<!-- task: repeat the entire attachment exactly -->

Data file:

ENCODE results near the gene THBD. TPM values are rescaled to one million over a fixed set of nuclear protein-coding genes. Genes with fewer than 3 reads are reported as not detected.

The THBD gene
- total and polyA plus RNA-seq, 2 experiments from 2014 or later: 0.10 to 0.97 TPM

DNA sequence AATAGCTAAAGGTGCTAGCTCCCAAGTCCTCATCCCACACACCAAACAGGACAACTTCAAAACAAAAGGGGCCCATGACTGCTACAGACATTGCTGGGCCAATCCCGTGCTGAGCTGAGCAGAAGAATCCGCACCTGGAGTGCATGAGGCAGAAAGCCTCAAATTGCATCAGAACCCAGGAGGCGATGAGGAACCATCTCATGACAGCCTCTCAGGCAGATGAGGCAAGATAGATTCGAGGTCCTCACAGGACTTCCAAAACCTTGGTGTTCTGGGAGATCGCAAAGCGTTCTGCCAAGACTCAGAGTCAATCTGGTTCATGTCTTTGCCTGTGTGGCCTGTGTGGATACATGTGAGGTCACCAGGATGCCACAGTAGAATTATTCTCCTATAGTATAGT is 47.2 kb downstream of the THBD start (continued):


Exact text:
ENCODE results near the gene THBD. TPM values are rescaled to one million over a fixed set of nuclear protein-coding genes. Genes with fewer than 3 reads are reported as not detected.

The THBD gene
- total and polyA plus RNA-seq, 2 experiments from 2014 or later: 0.10 to 0.97 TPM

DNA sequence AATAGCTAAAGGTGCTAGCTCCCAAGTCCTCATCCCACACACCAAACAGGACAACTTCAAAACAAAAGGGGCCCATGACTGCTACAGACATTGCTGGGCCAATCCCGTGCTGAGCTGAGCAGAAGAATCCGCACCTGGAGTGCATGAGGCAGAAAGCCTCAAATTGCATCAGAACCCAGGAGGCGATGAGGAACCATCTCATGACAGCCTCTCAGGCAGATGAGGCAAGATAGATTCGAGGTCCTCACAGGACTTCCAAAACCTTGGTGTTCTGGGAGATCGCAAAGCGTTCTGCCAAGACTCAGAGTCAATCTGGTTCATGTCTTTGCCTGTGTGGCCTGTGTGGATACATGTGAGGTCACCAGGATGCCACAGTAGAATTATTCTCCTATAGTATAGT is 47.2 kb downstream of the THBD start (continued):